TARPON SPRINGS — Two weeks have passed since police arrested a resident of a Tarpon Springs public housing complex on suspicion of murdering his neighbor.
But more than four months have passed since the killing itself. And as indications emerge that authorities identified Richard Brockington, 45, as a suspect soon after the alleged murder, so, too, do questions about the timing of his arrest.
Brockington is charged with first-degree murder in the death of Eddie Dixon, a 73-year-old retired city worker who was discovered stabbed to death in his apartment at North Ring Village on Dec. 7. At the time, Brockington was living in an apartment that faced Dixon's across a small courtyard.
For months after the killing, the Tarpon Springs Police Department released few details of its investigation and made no arrests. North Ring Village, which sits across from City Hall, is equipped extensively with surveillance cameras.
Police Sgt. Mike Trill, speaking to the Tampa Bay Times in February, said the cameras were not pointed at Dixon's door and had "nothing like a smoking gun" in the way of clues.
However, an arrest affidavit filed when Brockington was arrested on April 3 raises questions about that account.
The affidavit indicates that investigators gathered substantial video evidence from the cameras, which showed Brockington "walking from his apartment to the victim's apartment, and then leaving a few minutes later with two wallets. He empties the contents of one wallet and places those contents in his wallet, and then hides the wallet in the bushes of a neighboring apartment."
The affidavit also states that another resident of the complex told police he saw Brockington after the murder with blood on his shirt and several $50 bills. Authorities assert Brockington killed Dixon, a Vietnam veteran, in order to steal money he received through government assistance.
It is unclear when the video footage surfaced, but statements by Brockington's ex-girlfriend suggest he was identified as a suspect soon after the killing.
Diane Hampton, 56, who shared an apartment with Brockington at North Ring Village, told the Times that police visited their home to collect DNA samples from Brockington — swabbing his mouth and taking nail clippings — within weeks of Dixon's death.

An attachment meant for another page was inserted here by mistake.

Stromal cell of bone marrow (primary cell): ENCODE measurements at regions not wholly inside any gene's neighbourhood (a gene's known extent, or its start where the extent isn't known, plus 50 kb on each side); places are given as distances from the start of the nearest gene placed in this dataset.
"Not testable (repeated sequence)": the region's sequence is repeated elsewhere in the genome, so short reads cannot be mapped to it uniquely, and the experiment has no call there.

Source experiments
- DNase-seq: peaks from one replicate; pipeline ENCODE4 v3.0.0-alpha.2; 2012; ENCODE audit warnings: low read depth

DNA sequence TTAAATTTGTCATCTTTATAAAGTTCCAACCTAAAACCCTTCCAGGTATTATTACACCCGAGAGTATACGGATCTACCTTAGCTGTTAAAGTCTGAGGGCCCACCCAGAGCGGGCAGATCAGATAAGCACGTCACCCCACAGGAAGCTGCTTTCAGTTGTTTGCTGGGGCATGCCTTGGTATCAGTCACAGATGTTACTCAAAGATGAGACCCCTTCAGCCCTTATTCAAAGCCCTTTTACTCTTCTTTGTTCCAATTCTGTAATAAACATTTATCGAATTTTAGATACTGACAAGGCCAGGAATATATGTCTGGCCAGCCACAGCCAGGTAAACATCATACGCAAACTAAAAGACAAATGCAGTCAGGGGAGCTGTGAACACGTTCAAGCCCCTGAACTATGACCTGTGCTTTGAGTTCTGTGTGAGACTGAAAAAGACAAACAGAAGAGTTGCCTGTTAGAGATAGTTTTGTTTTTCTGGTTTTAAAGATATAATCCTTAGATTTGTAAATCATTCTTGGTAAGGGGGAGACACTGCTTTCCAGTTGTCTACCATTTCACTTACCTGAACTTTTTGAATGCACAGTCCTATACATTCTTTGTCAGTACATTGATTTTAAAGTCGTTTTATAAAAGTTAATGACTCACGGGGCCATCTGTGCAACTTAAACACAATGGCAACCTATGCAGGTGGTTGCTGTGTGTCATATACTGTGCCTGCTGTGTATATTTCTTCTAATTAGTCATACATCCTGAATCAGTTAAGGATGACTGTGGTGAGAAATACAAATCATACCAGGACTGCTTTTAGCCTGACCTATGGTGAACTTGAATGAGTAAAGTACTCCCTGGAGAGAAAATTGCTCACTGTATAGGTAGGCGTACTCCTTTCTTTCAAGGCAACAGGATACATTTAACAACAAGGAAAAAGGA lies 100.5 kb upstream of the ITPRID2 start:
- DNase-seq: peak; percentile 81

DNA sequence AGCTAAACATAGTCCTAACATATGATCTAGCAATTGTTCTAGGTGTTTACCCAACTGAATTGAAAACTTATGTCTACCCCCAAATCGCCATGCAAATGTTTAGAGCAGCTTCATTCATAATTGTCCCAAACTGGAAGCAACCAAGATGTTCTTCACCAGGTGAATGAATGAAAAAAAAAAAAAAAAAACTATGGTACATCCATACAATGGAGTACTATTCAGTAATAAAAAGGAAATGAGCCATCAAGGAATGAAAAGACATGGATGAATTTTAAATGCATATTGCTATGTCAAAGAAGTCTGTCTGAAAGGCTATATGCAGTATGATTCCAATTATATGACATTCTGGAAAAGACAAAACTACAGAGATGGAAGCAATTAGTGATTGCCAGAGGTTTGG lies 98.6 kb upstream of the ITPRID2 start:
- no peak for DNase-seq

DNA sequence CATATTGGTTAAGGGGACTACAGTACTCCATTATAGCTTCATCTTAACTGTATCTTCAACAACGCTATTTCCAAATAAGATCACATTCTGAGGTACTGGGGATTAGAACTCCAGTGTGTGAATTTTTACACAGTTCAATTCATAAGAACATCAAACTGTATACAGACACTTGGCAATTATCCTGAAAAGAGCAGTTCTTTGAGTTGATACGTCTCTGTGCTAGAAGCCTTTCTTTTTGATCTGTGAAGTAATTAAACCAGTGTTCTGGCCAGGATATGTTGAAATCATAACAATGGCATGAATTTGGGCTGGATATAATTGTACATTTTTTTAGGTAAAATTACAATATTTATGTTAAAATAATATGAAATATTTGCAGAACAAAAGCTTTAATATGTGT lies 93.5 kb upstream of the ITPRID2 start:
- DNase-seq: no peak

Sharon Smith, 49, who lives next to the unit formerly occupied by Brockington, said she was surprised to learn of the amount of evidence police had accumulated during the four months her neighbor was not arrested — and displeased by the delay.
"If they had him on surveillance, they should have got him," Smith said. "That's what a lot of people are saying."
Trill said that while probable cause likely existed to arrest Brockington before he was actually taken into custody on April 3, police wanted to make the strongest case possible before he was charged.
"If you make the arrest, and he doesn't get prosecuted, then he's a danger for the rest of his life," Trill said, adding that the Pinellas-Pasco State Attorney's Office was aware of the progress of the Tarpon Springs police investigation before Brockington's arrest.
According to the arrest affidavit, Brockington ultimately forced investigators' hand by calling police on April 3, saying he was contemplating suicide. He was taken into custody the same day, and remains in the Pinellas County Jail, where he is being held without bail.
Hampton, Brockington's ex-girlfriend, said she had no criticisms of the way police handled the case. "I'm glad they found out who it was," she said.
More discomfiting, she said, was the revelation that an alleged killer shared her home, including for four months after Dixon was found fatally stabbed.
"The Lord, he protected me all that time," Hampton said. "I'm not going to bring anyone else in this house. It's just going to be me."
News researcher Caryn Baird contributed to this report. Peter Jamison can be reached at email@example.com or (727) 445-4157.